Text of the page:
Last week I flew to Victoria.
By ferry the trip usually takes two or three ferries and two or three hours driving.
By air the trip is both instant and timeless.
Flying over the Gulf Islands on the way, the sky was overcast and the landscape like an etching, everything outlined by melting snow. Trees stood individually in the forests, homes were small white blocks and the roads, where cleared, were dark lines cutting through.
On my return, the snow had gone and the sun shafted through, turning the islands into mounds of deep green with sharp shorelines and beaches. The sea was very clear and I could see the rock formations beneath shallow water, the colour darkening with depth.
Galiano, Salt Spring, Mayne, and all the usual large islands fairly recognizable, each surrounded by smaller ones. In the anchorages, bays and passages were still more.
I was filled with awe and delight at the overwhelming sight below. Then came a sense of pride with the realization that I was partially responsible for so much beauty, my taxes part of its stewardship.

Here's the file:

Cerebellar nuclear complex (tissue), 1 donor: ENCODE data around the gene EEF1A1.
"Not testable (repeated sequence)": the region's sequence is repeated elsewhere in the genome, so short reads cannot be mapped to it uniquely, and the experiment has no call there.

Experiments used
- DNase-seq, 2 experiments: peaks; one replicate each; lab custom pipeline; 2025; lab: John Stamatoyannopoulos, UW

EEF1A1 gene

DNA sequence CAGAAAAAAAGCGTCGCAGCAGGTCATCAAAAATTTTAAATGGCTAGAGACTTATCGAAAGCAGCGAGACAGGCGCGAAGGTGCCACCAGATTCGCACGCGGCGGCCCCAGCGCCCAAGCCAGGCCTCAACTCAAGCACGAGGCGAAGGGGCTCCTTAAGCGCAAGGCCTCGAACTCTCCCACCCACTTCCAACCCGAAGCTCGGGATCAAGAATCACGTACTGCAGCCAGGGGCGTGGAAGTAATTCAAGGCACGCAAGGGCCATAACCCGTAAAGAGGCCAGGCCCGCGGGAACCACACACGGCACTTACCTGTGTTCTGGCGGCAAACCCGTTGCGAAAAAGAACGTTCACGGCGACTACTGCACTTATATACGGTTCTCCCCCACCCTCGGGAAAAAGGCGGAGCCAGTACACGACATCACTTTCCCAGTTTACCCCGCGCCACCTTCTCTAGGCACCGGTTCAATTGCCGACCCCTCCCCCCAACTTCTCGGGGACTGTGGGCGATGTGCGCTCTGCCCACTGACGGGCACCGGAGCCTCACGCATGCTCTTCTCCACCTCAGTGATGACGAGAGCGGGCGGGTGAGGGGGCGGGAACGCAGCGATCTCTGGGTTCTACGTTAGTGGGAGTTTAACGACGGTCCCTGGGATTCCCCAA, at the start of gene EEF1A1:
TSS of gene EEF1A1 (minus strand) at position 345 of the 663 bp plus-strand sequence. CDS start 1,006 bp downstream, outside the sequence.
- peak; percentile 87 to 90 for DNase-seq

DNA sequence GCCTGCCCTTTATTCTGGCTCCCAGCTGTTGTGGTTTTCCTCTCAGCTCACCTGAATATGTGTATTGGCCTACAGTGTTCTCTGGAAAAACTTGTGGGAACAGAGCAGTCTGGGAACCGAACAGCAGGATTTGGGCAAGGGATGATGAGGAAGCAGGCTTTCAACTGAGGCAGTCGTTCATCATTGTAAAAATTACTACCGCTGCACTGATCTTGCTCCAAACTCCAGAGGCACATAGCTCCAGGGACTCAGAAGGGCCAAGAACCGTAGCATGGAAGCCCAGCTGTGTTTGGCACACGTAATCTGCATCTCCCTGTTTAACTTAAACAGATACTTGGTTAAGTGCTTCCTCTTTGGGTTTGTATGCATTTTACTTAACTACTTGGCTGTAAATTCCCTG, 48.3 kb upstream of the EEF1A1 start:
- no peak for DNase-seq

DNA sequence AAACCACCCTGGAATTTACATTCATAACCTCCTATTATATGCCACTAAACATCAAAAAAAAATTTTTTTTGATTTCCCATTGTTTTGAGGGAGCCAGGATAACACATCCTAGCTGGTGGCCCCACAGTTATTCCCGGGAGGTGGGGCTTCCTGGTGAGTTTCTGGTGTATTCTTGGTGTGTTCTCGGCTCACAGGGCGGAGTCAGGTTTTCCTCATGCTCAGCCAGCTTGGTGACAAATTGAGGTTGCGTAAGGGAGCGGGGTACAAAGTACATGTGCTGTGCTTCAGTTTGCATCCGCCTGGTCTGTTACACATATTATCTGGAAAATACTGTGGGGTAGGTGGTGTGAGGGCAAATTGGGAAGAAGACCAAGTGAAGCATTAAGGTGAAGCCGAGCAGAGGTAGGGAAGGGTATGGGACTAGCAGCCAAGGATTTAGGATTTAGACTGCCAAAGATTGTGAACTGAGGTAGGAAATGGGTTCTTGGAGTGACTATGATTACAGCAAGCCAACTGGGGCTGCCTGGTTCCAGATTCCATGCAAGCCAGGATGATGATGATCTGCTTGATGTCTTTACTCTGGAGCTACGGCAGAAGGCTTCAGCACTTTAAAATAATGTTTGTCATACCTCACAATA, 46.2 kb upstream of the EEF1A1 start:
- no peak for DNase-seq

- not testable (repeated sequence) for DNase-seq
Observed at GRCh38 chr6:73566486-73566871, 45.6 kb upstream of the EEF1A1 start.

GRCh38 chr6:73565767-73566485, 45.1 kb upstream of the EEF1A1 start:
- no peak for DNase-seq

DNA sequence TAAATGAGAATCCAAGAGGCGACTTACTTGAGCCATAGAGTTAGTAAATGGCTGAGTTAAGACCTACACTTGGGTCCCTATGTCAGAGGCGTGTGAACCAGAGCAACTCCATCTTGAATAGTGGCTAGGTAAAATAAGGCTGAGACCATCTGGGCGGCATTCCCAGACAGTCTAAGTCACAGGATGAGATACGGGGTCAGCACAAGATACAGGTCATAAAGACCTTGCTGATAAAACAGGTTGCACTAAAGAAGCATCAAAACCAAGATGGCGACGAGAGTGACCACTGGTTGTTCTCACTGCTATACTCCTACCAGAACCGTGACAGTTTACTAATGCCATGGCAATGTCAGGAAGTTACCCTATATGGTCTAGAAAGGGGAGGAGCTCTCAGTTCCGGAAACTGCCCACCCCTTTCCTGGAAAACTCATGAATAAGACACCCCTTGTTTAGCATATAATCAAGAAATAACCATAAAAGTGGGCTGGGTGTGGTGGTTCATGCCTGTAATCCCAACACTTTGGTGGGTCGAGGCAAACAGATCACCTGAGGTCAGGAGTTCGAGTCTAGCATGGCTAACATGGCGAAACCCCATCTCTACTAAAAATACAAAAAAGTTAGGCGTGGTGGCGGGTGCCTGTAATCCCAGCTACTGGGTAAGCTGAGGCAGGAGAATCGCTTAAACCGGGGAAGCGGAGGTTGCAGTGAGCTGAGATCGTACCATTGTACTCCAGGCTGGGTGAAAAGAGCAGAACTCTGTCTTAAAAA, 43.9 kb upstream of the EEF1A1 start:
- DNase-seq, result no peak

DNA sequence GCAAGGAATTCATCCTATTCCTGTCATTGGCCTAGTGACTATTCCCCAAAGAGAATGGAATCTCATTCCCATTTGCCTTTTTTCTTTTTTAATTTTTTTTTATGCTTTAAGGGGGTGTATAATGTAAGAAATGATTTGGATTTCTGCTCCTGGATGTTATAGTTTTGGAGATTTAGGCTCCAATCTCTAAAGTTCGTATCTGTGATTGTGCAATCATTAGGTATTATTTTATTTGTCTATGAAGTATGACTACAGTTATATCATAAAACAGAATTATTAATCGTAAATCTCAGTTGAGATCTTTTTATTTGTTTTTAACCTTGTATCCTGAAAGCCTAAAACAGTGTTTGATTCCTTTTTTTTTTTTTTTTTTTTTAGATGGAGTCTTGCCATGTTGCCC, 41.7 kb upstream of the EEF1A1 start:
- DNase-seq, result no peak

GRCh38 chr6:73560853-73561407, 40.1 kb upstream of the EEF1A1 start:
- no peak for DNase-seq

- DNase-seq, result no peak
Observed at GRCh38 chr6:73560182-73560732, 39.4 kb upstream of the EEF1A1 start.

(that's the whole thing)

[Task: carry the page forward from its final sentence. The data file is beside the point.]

There are some 13 large and over 450 islands in the Islands Trust Area, over 5200 square kilometers of land and sea. A population of 26,000 people cohabit with an ecosystem of many species of birds, fishes, intertidal life, plants and other wildlife.
Because Bowen Island is part of the Islands Trust, we also need to protect and preserve this precious and amazing area. We are fortunate to have two strong councillors on the Trust committee, Sue Ellen Fast and Michael Kaile, to represent us as part of a larger commitment.
So, if you want a great perspective on life, take flight over the Salish Sea.